To be near her children and granddaughters, she and her newly retired hubby, moved to the Buffalo, NY area. Through her daughter, who is also a writer, she got hooked up with RWA (Romance Writers of America) and good things started to happen.
She is now writing more novels, taking lots of trips and relaxing by the pool on gorgeous summer days in Western, NY.
Windswept is a romantic novel of redemption and family values and fighting for what is important. Sailing Windswept has always been a family affair and many of Caroline and David Hartford’s fondest memories have taken place on Chesapeake Bay sailing in all kinds of conditions and exploring the bay.Today, Cynthia wants to talk about continuance of books in print. Take it away, Cynthia!
When husband David is unfaithful and commits the ultimate betrayal by bringing his mistress aboard Windswept, Caroline’s world is shattered. He leaves her and she is forced to rely solely on herself for the first time in her life. She has to be a single parent to her daughter, Lily, and to decide if she can forgive David for tearing her family apart.
As David and Caroline work to put their marriage back together, events and other people conspire against them, over and over. Their relationship begins to heal, but the couple is caught in a horrific storm and waterspout on the bay, heading straight for Windswept. They want a chance to love again but Mother Nature might have other ideas.
What Will Happen to the Print Book?While I think that Cynthia has some good points in this article, I think there is much more to this topic than just comparing the print format to the way of Kodak. Books and the printed word have been around for the length of recorded history - much longer than even the existence of the printing press. I am talking about scrolls, stone tablets, you name it. Despite the prevalence of technology in the digital age, much of the globe can not afford the technology to access e-books. The printed word is hard to make disappear once it is in existence, and it can outlast lifetimes of owners. With e-books, the data is temporary and easily out-dates itself with each technological "update". Plus, books are not simply about how they look - people cherish books for their knowledge - in an unchangeable, solid form - as well as for their kinship, familiarity, and yes, even for their smell. The traditional family Bible is a perfect example of this.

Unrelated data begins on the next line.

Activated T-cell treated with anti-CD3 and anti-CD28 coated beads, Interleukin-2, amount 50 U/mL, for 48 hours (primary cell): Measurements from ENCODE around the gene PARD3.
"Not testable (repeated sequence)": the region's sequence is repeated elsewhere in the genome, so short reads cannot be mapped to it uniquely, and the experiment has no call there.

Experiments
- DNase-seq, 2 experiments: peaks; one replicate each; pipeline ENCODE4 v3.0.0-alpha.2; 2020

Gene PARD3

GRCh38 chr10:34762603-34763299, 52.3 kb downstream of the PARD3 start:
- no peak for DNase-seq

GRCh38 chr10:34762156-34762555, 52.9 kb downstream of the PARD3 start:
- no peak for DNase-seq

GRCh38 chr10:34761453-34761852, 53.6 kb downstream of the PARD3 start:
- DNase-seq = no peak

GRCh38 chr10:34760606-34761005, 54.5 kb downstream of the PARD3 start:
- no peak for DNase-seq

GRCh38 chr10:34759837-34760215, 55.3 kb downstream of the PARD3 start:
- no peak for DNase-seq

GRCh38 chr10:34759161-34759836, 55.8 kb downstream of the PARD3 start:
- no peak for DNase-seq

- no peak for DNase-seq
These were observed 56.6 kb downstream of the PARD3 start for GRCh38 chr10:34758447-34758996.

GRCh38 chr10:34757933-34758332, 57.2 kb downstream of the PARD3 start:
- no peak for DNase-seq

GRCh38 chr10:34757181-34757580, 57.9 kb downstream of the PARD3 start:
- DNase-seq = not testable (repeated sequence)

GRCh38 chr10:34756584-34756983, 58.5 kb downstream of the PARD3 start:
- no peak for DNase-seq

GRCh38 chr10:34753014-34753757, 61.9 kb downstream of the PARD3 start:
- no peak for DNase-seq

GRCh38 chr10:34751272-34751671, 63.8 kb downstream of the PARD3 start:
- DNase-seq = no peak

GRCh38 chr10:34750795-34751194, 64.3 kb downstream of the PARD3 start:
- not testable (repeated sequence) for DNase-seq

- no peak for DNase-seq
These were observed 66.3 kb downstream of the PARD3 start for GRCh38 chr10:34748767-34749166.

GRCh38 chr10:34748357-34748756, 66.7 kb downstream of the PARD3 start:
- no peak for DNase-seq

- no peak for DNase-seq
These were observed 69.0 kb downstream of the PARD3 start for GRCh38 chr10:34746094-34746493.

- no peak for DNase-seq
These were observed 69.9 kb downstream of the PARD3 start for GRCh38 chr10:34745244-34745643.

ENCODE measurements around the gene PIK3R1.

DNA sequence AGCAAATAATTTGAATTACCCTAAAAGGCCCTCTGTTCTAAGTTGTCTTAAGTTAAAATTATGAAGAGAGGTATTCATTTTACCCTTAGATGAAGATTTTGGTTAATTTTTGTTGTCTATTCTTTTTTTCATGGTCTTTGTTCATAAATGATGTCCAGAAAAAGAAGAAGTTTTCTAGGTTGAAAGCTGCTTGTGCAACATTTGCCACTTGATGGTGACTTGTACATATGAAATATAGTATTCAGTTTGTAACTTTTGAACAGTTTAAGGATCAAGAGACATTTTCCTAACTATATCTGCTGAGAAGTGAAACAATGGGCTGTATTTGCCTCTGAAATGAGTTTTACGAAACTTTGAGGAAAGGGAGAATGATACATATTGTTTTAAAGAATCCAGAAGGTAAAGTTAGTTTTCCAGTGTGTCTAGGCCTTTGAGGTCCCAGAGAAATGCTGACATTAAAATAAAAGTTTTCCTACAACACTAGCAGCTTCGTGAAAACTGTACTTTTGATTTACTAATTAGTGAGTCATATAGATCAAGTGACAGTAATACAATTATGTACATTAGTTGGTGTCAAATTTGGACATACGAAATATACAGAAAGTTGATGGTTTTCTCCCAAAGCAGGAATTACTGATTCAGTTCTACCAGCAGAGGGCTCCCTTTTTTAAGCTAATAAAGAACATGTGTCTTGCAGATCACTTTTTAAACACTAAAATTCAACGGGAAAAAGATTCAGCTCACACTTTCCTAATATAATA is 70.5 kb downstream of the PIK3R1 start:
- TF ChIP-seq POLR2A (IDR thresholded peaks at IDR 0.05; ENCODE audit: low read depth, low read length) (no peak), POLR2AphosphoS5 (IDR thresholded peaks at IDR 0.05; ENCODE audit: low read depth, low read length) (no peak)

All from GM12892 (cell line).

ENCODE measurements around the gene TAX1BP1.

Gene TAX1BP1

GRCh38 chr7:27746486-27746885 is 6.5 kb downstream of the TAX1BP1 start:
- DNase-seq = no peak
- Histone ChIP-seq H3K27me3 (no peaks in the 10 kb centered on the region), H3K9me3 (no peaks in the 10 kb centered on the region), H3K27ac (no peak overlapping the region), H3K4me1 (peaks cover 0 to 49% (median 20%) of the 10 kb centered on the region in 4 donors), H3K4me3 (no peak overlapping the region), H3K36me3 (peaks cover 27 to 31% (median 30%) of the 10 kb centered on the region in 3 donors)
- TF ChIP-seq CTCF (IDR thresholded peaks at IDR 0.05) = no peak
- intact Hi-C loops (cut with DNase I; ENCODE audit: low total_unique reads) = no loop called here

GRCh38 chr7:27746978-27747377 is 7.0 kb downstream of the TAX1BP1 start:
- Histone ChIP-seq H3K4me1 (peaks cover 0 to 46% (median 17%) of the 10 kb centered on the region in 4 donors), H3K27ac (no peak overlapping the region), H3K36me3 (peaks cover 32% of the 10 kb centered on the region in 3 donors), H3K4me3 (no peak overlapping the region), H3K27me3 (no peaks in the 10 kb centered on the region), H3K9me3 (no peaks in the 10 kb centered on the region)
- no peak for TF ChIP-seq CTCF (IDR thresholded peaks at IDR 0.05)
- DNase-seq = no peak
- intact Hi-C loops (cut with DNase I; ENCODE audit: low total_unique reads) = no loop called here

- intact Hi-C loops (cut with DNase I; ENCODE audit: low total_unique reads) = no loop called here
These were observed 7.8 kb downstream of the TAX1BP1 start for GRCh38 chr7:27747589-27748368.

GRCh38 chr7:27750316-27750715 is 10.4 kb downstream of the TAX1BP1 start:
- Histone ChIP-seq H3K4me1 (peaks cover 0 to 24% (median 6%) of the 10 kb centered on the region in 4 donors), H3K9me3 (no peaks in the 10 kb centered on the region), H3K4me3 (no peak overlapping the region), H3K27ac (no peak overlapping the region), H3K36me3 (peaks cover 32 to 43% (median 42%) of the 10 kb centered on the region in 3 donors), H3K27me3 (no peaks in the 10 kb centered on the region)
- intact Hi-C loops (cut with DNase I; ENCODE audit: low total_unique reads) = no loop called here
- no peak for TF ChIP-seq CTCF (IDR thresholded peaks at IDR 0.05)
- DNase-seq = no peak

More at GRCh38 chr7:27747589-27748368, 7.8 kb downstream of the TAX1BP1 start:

An article in msn this morning has immediate ramifications for us as authors. The question is, what will happen to the print book now that e-books have begun taking over the market? Will it disappear altogether? Will publishers try to struggle on, only to find that maintaining presses for the few copies of print books needed will be too costly, causing it to fold, like Kodak and its ilk?
It's impossible to predict the way everything will react to future markets, but we have some recent past examples to show us how things just might come down. The literary market has actually been slow to respond to the digital age. Music and business correspondence succumbed to the megabyte long ago. There are aspects of print books, though, which may enable it to continue on for some time in specialized forms.
There are, after all, certain features of the printed book which make it more inviting to the casual reader and definitely valuable to the connoisseur. Elements of books that appeal to readers, like illustrations, book covers, typesetting, and other qualities specific to a given print edition are called 'paratexts,' as expounded by Gérard Genette. Bibliophiles argue over whether they are parts of the texts or merely add-ons to enhance it.
The major proponents of keeping some printed books do so for the artistic or theoretic value of the book because some aspects simply cannot be translated to pixels. The authors or proponents of these books claim that the paratextual elements of their books are as significant as the texts themselves. An e-book format would not do justice to such a book. Some first editions of this type are almost artistic treasures as much as they are texts.
There are a number of fine arts presses, both new and of long standing that cater to this kind of book and it is likely that they will continue to appeal to the nostalgic consumer who finds value, both monetarily and personal, in exquisitely presented print books.
As for mass produced paperbacks, they will probably go where they've always gone—household bookshelves, boxes in cellars, garage sale specials and the all-American county dump. Because, as stated in the beginning, regular publishers will not be able to afford to keep printing books when the demand becomes too low. The transition will take time, however. If you have some beloved favorite books on your shelves that you want to keep you'd best not let your spouse bring them out to the garage sale year after next because who knows if you'll be able to replace that beloved copy of Jane Eyre by then.
Some references to the MSN article by Michael Agresta
Thank you for your words on such a volatile topic, Cynthia, and good luck with your new book!